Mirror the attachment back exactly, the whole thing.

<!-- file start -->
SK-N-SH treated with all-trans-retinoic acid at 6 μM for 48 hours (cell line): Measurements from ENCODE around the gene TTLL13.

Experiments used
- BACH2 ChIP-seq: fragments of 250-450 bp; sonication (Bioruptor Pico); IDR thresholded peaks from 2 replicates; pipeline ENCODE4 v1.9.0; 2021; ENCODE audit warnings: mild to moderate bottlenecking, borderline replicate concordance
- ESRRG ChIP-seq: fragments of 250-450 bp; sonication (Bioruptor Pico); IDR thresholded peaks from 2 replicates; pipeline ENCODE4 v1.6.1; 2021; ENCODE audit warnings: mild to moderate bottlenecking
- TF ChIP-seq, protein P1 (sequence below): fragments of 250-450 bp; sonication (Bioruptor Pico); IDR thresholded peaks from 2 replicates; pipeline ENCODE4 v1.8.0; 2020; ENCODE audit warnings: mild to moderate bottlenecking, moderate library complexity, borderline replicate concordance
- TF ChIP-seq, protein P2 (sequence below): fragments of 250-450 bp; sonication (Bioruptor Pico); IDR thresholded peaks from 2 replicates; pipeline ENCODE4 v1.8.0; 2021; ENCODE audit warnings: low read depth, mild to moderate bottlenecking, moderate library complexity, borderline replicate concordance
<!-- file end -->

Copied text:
SK-N-SH treated with all-trans-retinoic acid at 6 μM for 48 hours (cell line): Measurements from ENCODE around the gene TTLL13.

Experiments used
- BACH2 ChIP-seq: fragments of 250-450 bp; sonication (Bioruptor Pico); IDR thresholded peaks from 2 replicates; pipeline ENCODE4 v1.9.0; 2021; ENCODE audit warnings: mild to moderate bottlenecking, borderline replicate concordance
- ESRRG ChIP-seq: fragments of 250-450 bp; sonication (Bioruptor Pico); IDR thresholded peaks from 2 replicates; pipeline ENCODE4 v1.6.1; 2021; ENCODE audit warnings: mild to moderate bottlenecking
- TF ChIP-seq, protein P1 (sequence below): fragments of 250-450 bp; sonication (Bioruptor Pico); IDR thresholded peaks from 2 replicates; pipeline ENCODE4 v1.8.0; 2020; ENCODE audit warnings: mild to moderate bottlenecking, moderate library complexity, borderline replicate concordance
- TF ChIP-seq, protein P2 (sequence below): fragments of 250-450 bp; sonication (Bioruptor Pico); IDR thresholded peaks from 2 replicates; pipeline ENCODE4 v1.8.0; 2021; ENCODE audit warnings: low read depth, mild to moderate bottlenecking, moderate library complexity, borderline replicate concordance